By Andy Mannix
By Caleb Hannan
By Olivia LaVecchia
By CP Staff
By Aaron Rupar
By Jacob Wheeler
By Olivia LaVecchia
By Aaron Rupar
As their crusade dragged on, the families found themselves fighting an increasingly lonely battle. At one point soon after the compost site opened, Ralph Sletten says, all but two of his 28 cul-de-sac neighbors signed a petition demanding that the site be closed. But few were willing to go farther than that. Now that the odor has grown fainter, "more people are for the site than against," claims Dawn Knabe, who lives with her husband and three children some 600 feet from the compost facility. "I like having [it] there. Each spring, I go down and get compost for my garden."
However, says Sletten, the lack of vocal opposition doesn't mean no one else is concerned. One neighbor, Ronald Brzinski, recently had his well water tested after complaining for years that he felt ill. Among the elements discovered in that well was barium, a metal often found in medical waste. While Brzinski won't discuss his medical problems, his attorney Gavin Craig--who is also one of three lawyers representing the Slettens and the Behrenses--contends that his client's symptoms are "consistent with exposure to the chemicals found at the [compost] site."
So, he claims, is the fact that a number of residents have complained of respiratory ailments over the past decade. They include Connie Judeen, the Slettens' next-door neighbor, who developed asthma after moving to the neighborhood five years ago. Her husband, Roger, says the couple complained about the site to the City Council, but to no avail.
Margaret Behrens was up late one night last year nursing her new baby when an infomercial caught her eye. "It asked if you were having problems dealing with the government," she recalls, "and I thought, 'Boy, are we ever!'" The phone number at the end of the infomercial was that of Larry Levine, a prominent local attorney. Levine referred the families to his son Mark, who eventually passed the case on to a friend, attorney Robert Hill.
"I'm not an environmental lawyer," acknowledges Hill, "but their story was so compelling, there's no way I could not help them." He enlisted the aid of Craig and another lawyer, Tim Dodd, and the three began sorting through the stacks of papers and photographs the family had amassed.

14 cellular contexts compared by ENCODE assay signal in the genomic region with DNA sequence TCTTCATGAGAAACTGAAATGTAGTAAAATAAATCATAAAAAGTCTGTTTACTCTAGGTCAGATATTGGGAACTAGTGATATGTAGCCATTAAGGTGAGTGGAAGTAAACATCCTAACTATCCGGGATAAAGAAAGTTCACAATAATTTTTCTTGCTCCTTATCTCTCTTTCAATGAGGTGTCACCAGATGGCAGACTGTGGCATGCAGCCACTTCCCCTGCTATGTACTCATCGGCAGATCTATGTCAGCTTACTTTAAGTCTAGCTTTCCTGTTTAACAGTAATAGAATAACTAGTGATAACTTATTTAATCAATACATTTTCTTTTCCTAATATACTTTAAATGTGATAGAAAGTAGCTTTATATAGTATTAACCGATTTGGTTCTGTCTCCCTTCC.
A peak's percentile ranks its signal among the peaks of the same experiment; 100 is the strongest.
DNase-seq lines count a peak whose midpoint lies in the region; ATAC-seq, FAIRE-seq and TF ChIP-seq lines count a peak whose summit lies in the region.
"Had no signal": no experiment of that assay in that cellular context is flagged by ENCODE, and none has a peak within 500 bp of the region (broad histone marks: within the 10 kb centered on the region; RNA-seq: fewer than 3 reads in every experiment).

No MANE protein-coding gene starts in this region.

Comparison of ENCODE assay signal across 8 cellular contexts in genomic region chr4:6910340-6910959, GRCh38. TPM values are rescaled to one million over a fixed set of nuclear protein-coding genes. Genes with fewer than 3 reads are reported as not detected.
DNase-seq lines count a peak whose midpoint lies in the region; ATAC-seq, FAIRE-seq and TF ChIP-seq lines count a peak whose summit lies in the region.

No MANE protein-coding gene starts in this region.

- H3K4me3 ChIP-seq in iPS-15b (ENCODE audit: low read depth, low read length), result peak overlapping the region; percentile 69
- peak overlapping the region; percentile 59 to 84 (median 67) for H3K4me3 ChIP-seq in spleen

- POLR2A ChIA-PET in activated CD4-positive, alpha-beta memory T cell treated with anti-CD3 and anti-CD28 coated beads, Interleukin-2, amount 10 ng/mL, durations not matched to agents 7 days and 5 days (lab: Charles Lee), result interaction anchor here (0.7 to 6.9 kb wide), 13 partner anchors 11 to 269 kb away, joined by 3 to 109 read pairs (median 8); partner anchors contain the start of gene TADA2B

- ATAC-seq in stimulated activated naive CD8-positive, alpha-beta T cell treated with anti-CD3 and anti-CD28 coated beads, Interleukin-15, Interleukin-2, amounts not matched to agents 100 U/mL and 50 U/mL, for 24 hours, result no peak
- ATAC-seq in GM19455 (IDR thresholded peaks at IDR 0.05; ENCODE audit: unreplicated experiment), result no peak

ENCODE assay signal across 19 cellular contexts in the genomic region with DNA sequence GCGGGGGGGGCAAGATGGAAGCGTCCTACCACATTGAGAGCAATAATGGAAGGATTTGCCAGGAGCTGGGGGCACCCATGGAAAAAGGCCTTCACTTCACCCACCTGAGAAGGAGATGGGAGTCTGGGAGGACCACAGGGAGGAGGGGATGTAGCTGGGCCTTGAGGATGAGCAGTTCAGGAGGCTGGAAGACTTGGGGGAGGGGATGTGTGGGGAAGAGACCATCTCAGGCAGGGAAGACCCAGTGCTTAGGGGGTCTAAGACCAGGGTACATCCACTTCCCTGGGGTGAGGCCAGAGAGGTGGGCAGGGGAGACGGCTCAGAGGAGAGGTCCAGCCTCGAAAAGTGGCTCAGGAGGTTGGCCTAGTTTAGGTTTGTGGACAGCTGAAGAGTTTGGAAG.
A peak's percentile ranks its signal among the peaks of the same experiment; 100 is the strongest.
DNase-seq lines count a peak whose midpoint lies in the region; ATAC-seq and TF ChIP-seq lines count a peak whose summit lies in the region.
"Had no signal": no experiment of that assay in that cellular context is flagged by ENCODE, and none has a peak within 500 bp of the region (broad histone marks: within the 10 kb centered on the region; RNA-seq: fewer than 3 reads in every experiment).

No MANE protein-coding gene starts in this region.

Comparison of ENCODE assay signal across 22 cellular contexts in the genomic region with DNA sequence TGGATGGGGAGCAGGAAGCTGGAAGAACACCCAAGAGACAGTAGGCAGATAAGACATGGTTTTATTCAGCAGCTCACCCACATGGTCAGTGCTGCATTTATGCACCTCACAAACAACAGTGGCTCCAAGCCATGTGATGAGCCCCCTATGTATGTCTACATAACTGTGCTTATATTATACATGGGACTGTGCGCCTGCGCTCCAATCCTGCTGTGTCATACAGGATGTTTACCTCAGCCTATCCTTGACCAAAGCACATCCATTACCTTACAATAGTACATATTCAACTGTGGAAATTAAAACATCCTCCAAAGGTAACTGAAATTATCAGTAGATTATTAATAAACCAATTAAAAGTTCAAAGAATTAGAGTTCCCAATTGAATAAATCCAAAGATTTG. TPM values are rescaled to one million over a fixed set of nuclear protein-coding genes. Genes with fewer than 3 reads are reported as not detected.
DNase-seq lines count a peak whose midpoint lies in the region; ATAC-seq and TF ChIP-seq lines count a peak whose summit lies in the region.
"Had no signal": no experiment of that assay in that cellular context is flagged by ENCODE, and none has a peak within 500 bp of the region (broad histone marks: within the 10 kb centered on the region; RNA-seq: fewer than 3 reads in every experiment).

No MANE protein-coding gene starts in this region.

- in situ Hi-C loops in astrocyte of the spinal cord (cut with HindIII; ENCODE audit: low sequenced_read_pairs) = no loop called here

On June 18, 1997 the Slettens and Behrenses filed a nuisance-and-trespassing suit demanding unspecified damages from KSTP, the city of Maplewood, and Ramsey County. Among other claims, they alleged that the compost rows weren't turned often enough to cut down on odor or disease-causing organisms; that the stench kept them from enjoying their own properties (hence the trespassing claim); and that they had been exposed to "abnormally high concentrations of the aspergillus fungus, which has caused severe allergic reactions." As an expert witness, Hill hired Patrick Williams, a biochemist who works as scientific director of Benchmark Genetics in Northfield.
Williams says he was baffled when the lawyers first showed him the results of the 1994 test. Some of the compounds it detected, like atrazine (found in herbicides), pentachlorophenol (found in wood preservatives), and lead (found in the exterior paint of many older homes) could have made their way to the site via yard waste, he says. But there is no easy explanation for several others. "Silvex hasn't been used in this country for nearly 20 years," Williams maintains. "The only reasonable explanation is that somebody dumped this stuff."
"And what if the moon is made out of blue cheese?" rejoins McLaughlin, the Ramsey County assistant attorney. "We can only respond to evidence, not supposition. And there's no evidence of dumping." McLaughlin maintains that the Maplewood site operates "above and beyond all legal requirements," and even has special monitoring during hours of operation. "There's nothing there but leaves and grass."
But according to Beth Sletten, the county's monitoring system consists of one guy sitting in a pickup truck. "He never bothers to get out and examine the bags," she alleges. "People could put anything into those bags and he'd never know it." When City Pages visited the site, the monitor's truck was parked far from the unloading area, and its occupant never looked up or interrupted his half-hour chat with another worker. What's more, Sletten says, no one watches the site at night--and her family has photographed evidence of dumping, including a couch, tires, and empty 55-gallon drums. Last week, when Williams collected new water samples at the site, he videotaped piles of compost containing everything from children's shoes to adhesive containers, paint-can lids, and a bottle of car steering fluid.
Williams suspects that the 1994 test showed just the tip of the iceberg. He says a number of other toxic compounds might be present at the site, but didn't appear in the 1994 report because the test wasn't sophisticated enough. The state lab ran the samples through a drinking-water test, he explains, and not one for surface water. Drinking-water standards are less stringent than those for surface water, on the theory that humans can withstand greater amounts of toxins than, say, minnows. Williams says new samples have been taken by both him and the county, and will be tested according to the tougher surface-water standards.
While city and county officials continue to claim that no illegal dumping occurred at the site, Maplewood has recently added a fallback position to its strategy. Should the trial bring out evidence of dumping, says City Manager Mike McGuire, Maplewood would deny any responsibility. "We only issue a permit from a zoning standpoint," he says. "That's our only involvement. The county runs the operation."
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